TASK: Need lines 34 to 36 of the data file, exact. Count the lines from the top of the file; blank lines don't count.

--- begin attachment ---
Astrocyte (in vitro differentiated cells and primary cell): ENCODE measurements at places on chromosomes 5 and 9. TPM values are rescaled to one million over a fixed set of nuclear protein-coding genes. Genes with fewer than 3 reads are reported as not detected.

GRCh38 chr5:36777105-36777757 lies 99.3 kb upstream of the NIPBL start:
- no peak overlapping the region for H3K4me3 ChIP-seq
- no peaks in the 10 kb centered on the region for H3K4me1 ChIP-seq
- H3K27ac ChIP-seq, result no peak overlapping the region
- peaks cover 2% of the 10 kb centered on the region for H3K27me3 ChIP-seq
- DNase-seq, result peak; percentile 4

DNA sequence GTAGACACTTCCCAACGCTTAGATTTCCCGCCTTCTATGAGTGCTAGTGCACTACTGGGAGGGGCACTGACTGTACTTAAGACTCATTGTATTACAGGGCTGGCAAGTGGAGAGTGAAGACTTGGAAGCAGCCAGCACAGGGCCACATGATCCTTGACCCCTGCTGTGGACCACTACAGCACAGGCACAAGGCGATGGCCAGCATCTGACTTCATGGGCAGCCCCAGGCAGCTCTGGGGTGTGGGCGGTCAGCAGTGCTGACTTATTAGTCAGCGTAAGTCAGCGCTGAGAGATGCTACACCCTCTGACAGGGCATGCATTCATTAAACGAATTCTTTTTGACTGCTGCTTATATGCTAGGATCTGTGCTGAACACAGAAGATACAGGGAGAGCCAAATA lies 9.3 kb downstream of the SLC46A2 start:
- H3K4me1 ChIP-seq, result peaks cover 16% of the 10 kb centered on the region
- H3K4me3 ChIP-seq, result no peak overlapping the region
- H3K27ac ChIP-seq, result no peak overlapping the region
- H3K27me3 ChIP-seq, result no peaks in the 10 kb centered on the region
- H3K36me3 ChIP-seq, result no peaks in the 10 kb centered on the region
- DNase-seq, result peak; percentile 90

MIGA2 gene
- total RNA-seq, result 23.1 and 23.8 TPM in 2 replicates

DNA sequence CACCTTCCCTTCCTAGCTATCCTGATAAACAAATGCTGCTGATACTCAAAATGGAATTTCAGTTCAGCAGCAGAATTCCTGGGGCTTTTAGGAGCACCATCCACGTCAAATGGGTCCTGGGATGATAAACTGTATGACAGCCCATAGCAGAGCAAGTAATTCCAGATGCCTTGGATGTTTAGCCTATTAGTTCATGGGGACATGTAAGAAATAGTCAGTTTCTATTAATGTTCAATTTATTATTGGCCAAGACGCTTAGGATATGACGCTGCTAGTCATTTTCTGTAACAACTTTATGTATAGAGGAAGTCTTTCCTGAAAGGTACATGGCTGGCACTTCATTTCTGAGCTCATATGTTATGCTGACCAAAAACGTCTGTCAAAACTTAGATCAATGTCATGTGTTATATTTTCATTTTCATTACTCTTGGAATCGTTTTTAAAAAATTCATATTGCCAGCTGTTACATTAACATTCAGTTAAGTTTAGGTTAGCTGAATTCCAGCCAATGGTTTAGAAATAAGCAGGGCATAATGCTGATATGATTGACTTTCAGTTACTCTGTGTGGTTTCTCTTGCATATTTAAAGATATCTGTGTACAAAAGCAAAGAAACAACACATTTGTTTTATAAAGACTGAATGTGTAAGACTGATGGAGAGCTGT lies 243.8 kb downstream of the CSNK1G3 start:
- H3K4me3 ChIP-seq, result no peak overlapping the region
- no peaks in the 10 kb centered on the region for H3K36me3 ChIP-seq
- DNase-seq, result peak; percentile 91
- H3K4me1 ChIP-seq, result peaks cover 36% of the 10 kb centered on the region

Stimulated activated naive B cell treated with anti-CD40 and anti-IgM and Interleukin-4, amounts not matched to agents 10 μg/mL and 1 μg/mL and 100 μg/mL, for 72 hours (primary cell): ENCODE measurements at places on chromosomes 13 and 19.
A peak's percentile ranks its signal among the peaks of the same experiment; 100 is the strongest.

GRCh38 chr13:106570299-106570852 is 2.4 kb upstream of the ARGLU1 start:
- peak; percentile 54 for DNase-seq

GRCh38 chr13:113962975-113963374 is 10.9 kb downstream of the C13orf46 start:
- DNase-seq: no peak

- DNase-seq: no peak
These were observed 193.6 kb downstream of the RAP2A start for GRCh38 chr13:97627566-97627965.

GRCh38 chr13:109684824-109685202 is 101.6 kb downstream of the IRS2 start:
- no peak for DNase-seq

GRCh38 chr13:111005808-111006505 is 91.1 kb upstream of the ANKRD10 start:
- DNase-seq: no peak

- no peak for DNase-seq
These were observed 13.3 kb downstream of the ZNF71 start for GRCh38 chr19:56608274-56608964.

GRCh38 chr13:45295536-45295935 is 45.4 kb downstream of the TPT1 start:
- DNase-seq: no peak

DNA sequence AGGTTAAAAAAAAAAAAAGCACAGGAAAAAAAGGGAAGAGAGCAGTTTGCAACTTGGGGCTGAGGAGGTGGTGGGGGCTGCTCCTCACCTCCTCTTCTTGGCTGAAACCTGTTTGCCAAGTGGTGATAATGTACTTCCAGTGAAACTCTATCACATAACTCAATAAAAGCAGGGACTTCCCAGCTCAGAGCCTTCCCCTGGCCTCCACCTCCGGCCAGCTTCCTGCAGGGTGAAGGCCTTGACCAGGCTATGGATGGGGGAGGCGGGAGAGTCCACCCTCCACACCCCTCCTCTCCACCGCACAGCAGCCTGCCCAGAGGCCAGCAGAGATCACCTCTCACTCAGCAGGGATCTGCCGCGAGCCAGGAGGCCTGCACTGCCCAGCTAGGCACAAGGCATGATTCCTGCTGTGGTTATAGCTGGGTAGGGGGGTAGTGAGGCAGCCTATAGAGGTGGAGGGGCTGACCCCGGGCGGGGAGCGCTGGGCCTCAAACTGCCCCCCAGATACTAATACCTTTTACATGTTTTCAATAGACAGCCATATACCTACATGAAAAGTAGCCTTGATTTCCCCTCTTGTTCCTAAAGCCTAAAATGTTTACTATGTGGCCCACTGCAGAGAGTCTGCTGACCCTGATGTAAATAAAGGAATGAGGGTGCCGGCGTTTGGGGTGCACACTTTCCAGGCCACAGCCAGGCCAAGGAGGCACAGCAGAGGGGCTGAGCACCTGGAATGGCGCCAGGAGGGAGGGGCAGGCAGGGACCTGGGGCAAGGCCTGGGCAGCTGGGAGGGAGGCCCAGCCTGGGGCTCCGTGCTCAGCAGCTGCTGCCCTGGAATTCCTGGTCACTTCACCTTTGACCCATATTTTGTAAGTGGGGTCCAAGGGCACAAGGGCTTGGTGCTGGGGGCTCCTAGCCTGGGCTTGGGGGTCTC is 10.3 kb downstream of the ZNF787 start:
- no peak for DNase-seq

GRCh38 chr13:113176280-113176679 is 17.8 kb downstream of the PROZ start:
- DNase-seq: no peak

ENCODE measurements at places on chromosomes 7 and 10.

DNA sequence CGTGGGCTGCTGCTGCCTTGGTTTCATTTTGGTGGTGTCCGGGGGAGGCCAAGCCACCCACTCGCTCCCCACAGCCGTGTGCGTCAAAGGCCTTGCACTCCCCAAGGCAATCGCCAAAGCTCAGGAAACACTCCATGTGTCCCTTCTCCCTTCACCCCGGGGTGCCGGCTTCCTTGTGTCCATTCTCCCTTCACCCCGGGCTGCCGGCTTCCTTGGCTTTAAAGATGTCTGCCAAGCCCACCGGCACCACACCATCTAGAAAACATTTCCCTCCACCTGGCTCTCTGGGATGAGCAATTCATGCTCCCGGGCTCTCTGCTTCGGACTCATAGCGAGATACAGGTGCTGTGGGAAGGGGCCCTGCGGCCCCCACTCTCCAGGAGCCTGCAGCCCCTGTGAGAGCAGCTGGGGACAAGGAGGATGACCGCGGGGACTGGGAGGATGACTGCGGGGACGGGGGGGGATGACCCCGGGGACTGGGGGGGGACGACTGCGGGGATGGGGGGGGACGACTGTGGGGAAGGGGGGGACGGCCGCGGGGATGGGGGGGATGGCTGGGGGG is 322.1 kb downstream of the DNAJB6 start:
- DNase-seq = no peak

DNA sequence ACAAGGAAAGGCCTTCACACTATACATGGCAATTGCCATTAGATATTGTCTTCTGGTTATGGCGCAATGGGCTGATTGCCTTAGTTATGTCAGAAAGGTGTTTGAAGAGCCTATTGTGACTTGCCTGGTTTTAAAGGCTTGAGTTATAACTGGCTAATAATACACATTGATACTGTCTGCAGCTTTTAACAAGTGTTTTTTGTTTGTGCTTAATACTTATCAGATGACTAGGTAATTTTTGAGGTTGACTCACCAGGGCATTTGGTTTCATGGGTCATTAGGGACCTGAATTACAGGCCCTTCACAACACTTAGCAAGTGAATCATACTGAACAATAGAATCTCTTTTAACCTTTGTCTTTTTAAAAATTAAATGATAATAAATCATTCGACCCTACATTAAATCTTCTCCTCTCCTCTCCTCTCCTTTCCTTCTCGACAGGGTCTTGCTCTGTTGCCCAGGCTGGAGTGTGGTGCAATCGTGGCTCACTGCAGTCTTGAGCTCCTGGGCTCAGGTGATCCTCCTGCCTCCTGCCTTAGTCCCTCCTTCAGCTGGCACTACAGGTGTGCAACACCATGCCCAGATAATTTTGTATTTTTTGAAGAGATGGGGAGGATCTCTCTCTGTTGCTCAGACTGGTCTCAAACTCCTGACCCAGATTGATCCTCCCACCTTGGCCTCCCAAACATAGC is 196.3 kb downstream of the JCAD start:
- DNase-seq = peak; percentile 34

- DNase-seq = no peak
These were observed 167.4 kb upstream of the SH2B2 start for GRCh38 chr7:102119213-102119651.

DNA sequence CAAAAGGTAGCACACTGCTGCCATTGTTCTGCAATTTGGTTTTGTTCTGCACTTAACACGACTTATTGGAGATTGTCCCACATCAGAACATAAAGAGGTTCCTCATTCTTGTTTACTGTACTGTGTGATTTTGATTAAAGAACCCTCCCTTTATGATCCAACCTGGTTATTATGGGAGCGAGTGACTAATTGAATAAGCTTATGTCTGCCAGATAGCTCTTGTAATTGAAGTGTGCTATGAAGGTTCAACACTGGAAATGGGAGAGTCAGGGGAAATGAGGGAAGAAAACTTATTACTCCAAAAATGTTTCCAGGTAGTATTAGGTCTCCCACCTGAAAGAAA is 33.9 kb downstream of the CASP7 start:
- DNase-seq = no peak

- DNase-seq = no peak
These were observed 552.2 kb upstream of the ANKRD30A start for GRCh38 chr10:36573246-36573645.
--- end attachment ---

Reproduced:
- no peak for DNase-seq
These were observed 13.3 kb downstream of the ZNF71 start for GRCh38 chr19:56608274-56608964.

GRCh38 chr13:45295536-45295935 is 45.4 kb downstream of the TPT1 start: